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Here is hardware man Campbell’s home at the southeast corner of James Street and Boren Avenue. The photograph was given to me in the early 1980s by Carrie Campbell Coe the girl sitting on the far right and, perhaps, recoiling from the family dog Lee Hung Chang. I visited with Lucy several times in her Washington Park home in the early 1980s. Below is a photo of this couple sitting for tea in her home. 

Seattle Now & Then: Pike Market Soap Box Derby, 1975

(click to enlarge photos)

THEN: Either starting or about to start at the Pike Place Market’s 1975 Soap-box derby. Photo by Frank Shaw
NOW: Hillside students in Jean’s video editing class pose here at the Pike Place Market.

Especially on weekends, Frank Shaw, a retired Boeing employee with a Hasselblad camera, would often be pulled from his Lower Queen Anne apartment to the attractions of Seattle’s waterfront and its neighbor the Pike Place Market. Other popular subjects for Shaw were high school soccer matches at Seattle Center, public art works-in-progress, and community festivals, both in Seattle and its suburbs.

Here on May 25th or 26th Shaw found a place along the crowded railing above the landmark block where Pike Alley reaches its intersection with First Avenue, Pike Street and Pike place.  In 1975, Shaw was not yet attracted by the colorful lava-looking montage of posters and the Alley’s gum-splattered sides some of which Jean shows in his “now”.  A weekend earlier Shaw recorded a bongo jam at the University District Street Fair.  Mid-week he snapped the sternwheeler W.T. Preston Leaving Colman Dock, and Shaw also visited Westlake Mall where sculptor Rita Kepner was busy chipping away at her 3600 pound objet d’art commissioned by the city for its “The Artist in The City” program.

Having temporarily lost the UDistSt.Fair bongos I’ve substitute another mix of Shaw and drums wit this Pike Market jam.
Meanwhile the leader, we presume, in another heat, The sign attached to the “box” names its sponsor the Duchess Tavern, we assume.

In the mid-1970s, Kepner and many fortunate others – myself included – were supported by the Seattle Arts Commission in the making of public art. I consider it one of the nicest things to ever happen to me.  Much of the art survives delicately scattered about the city.  Ultimately the art was funded by the Nixon Administration, in the year following Watergate and his 1974 resignation. Those of us who were funded continue to enjoy the irony of Nixon’s part in making the daily stresses of life easier for us.  Now nearly a half-century later I can still confess that “Nixon was very very good to me.”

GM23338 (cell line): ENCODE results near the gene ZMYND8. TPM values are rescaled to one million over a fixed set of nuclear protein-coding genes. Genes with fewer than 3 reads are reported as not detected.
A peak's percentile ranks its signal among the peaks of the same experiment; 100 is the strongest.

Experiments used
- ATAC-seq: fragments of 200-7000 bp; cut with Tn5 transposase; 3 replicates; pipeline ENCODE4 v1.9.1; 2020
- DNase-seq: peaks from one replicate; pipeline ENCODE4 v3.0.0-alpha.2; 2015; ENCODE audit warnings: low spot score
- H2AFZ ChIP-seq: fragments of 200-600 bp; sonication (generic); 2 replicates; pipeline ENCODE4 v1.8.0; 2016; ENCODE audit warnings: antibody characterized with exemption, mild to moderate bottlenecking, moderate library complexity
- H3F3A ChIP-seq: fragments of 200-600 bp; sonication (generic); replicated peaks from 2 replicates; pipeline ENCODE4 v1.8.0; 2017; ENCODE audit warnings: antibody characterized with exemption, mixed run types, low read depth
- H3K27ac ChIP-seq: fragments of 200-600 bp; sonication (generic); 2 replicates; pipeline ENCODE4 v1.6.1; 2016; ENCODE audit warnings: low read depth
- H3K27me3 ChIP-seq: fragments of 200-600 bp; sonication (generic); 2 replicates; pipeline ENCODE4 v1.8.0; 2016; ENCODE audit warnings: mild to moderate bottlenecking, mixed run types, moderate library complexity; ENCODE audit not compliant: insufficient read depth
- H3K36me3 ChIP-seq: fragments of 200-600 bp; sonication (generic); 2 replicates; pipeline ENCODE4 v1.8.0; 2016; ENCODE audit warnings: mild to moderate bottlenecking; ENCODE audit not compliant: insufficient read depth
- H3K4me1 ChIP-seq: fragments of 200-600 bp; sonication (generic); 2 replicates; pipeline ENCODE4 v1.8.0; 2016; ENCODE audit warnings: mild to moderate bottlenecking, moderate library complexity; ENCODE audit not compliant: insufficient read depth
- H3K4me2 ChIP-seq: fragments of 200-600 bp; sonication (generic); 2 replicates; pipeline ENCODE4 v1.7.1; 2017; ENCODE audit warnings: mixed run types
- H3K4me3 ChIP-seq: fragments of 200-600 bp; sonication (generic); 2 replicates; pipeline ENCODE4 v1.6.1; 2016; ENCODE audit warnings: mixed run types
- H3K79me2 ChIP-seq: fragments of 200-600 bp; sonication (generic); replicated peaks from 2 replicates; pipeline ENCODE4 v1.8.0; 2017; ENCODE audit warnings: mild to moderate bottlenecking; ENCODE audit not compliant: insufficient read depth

Unidentified contestant No. 69 after the race and perhaps injured. But never mind there’s a can of refreshing Rainier Beer resting beside him on the hood of the car he uses for support.

1975 was year – or one of them – for bell bottom pants.  How many pairs can you count in the horse show of race spectators standing near the starting line?  I figure about nine.  One or more of them may have been purchased at Block’s Menswear, signed here “Block’s Bell Bottoms” on the north side of Pike Street  mid-block between First and Second Avenues.  I had three pairs which I bought not from Block but at the Wise Penny, the Junior League’s thrift store on Capitol Hill’s Broadway Avenue.

Market Mayor Billy King gets a grooming from artist Gertrude Pacific on Pike Place. (P. Dorpat sometime in the early 80s, perhaps)

On the authority of the artist/promoter Bill King, the Pike Place Market Mayor into the 1980s, the Markets soap box races began with perhaps two boxes in the 1970s, but it rapidly expanded. Billy got the idea for a derby from Doug Payson, an architect who lived near the market in the basement of the Bay Building. Next King carried the idea to the owners of the Market’s taverns – three of them.  With their support  began thus a bacchanalian affair but with good manners protected by the prudent friends of the market and also somewhat by a complicit police department.  For his role as mayor master of ceremonies, Billy wore a tuxedo and a PA system.  The race needed a caller at its single dangerous corner, a short block west of First Avenue. Distinguished in his tux, King stood on a chair at the corner describing the progress of the several races to their two collections of spectators, those east of the corner and those south of the corner, on the longer part between the corner and Union Street.  (We share a map on the dorpatsherrardlomont blog.)

This Seattle Times clip from May 27, 1976 makes note of the upcoming “fifth annual Pike Place Market Street Fair, and the running again of the “annual soapbox derby.”

When I asked Bill King if he could identify either of the two racers about to let gravity have its way, or, for that matter, anyone in the crowd, he answered, “Nope, all the regulars were in the taverns!”  Billy had been elected by the regulars sitting on Victrola Tavern stools.

WEB EXTRAS

Anything to add, lads?  Features galore instructor Sherrard.